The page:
The new Tesla Roadster goes from zero to 60 mph in 1.9 seconds.  Pretty amazing!  But, as a financial advisor how do I get clients to go from zero to a million dollars invested in 25 years?

It’s easy, just start today.

If ever there were a time to go all in with your retirement savings, it’s now!  Just make sure you’ve done a couple of key steps first.  Start an emergency fund in your savings account that will afford you three to six months of expenses if something were to happen unexpected, and clear all debt (other than your primary home mortgage). With a little intensity, this can often be done in two or three years.

So what does it take to rack up a cool million by retirement? Once you’re out of debt and have that emergency fund in place, you’re ready to begin investing in the future.  This is the fun part of watching your money grow.  According to the Census Bureau’s 2017 report on median earnings by age, the typical household income peaks at over $77,00 between ages 45 and 54.  If there was ever a time to start, it’s right now.

Are you saving 15% of gross household income?  Start by saving 100% of whatever the company match inside your 401(k) is.  So, if the company will match your contributions up to 5% you’ll be setting aside 5% each paycheck which will be coming out automatically and pre-tax.

Then, save in a Roth retirement account.  This money is after tax and should also be set up automatically, but from your bank account rather than with your employer.  You can put up to $5,500 per year and $6,500 per year if you’re over age 50.  Add a spouse or partner to this equation and you’re looking at saving $13k per year for a couple over age 50.  If you’re getting started make it easy on yourself and pick a US index fund that tracks the S&P 500 index or one of the total return funds available and be done with it.  Once you’ve built up an investment portfolio of $100k you’ll be able to select better investments.  Give us a call if you are currently in this position and $800 dollars a month could land you $1 m to $1.4 million after 25 years.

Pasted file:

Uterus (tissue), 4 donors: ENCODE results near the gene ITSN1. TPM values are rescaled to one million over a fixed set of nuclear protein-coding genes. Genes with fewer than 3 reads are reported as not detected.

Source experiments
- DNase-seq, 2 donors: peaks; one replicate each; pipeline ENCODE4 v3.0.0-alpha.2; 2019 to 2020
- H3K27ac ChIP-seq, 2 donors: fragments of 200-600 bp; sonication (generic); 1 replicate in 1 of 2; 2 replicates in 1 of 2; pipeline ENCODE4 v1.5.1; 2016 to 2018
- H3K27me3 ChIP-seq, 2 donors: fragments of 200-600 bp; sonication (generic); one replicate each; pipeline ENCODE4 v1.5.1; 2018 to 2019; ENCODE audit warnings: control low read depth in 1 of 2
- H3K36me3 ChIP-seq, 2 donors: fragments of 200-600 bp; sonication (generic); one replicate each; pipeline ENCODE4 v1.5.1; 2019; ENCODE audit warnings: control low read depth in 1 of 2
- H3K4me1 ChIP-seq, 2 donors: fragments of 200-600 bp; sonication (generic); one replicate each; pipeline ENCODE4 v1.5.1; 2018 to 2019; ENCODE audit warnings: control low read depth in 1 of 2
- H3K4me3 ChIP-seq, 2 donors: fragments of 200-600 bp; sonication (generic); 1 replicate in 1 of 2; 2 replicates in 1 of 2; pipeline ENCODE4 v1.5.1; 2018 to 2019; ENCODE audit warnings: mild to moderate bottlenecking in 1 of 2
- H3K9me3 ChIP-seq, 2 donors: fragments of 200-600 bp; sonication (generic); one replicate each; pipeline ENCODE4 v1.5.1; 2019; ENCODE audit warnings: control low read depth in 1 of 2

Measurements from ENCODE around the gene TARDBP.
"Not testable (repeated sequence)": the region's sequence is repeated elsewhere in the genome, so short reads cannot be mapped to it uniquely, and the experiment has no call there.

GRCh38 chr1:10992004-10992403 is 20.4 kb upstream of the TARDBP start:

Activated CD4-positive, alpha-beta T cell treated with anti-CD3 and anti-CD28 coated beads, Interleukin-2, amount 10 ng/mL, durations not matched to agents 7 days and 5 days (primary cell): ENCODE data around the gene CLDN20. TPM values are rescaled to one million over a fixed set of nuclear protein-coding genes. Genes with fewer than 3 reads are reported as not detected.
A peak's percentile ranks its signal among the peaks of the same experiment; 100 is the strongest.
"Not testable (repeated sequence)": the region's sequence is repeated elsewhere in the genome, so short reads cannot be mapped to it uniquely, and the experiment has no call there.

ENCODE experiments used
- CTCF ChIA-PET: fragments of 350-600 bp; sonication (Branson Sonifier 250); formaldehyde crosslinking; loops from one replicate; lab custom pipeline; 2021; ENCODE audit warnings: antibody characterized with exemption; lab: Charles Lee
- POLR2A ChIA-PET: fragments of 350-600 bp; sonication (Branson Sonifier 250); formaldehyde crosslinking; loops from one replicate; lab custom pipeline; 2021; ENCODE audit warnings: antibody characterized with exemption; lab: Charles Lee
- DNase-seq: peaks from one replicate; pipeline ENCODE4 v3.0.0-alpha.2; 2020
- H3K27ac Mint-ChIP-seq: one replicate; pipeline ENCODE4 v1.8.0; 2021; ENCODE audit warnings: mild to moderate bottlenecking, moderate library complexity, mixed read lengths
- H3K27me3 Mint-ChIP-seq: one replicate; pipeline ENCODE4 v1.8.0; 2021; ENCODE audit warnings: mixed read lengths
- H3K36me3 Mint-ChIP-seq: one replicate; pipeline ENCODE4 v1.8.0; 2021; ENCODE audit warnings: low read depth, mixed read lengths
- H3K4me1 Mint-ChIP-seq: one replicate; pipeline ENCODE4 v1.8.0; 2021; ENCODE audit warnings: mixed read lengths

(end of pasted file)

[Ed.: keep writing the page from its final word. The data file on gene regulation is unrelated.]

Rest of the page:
But here’s the deal, procrastination will cost you.  If you wait even five years to begin saving, you’d have to invest an extra $500 bucks a month to hit your million-dollar goal.  Even then, your potential shrinks to $980,000 to $1.2million.

Also, you want to make the most of job changes.  Let’s say you have $25,000 in your 401(k) when you leave your job and decide to use that money to pay cash for a car.  At a 25% tax rate, you’d pocket $16,250.  But you’d lose $8,750 from taxes and penalties.  Not only that, but you’re losing $270,000 in potential growth over 25 years.  I can’t tell you how many times I’ve seen this happen.  People are their own worst enemy when it comes to money and emotions.  Nothing is worth that kind of loss!

What if you leave your old 401(k) right where it is after changing jobs?  Many 401(k) plans charge high fees that you don’t know about, so without an employer match, it may not be worth your while.  For example, a 1% difference in fees could reduce your nest egg by nearly $50,000 if you let a $25,000 balance collect dust in an old 401(k) for the next 25 years.

That’s why it’s best to roll your 401(k) over into an IRA anytime you change jobs.  If you request a “direct rollover”, you won’t be charged taxes and penalties for an early withdrawal.  Your old 401(k) provider will simply write a check payable to the new IRA provider.  From there, you can choose the funds you want to invest in.

Lastly, don’t wing it.  Charles Schwab published a survey last year about how Americans define and manage their wealth.  The report showed some startling statistics:  36% of those surveyed say they do not even have a financial plan.  Less than a quarter (24%) of people have bothered to put a plan in writing.  The study also showed that 42% of 40-somethings don’t have a retirement strategy.  And, roughly a third of Americans say they pay off credit card balances each month and have a rainy day fund.  It’s no wonder that more than a third of people aren’t confident about achieving their financial goals, and only one in five are very confident (p.17 of survey)!

It’s time to get real with your goals.  Learn the value of budgeting, saving, retirement, and overall wealth-building.  If you would like some help making decisions or simply want advice with your financial matters please give us a call.

 

Blake Parrish, CFP®
Senior VP, Portfolio Manager
Phone: (503) 619-7237
E-mail: blake@bpfinancialassoc.com

Certified Financial Planner Boardof Standards Inc. owns the certification marks CFP®, CERTIFIED FINANCIAL PLANNER™, CFP® (with plaque design) and CFP® (with flame design) in the U.S., which it awards to individuals who successfully complete CFP Board’s initial and ongoing certification requirements.”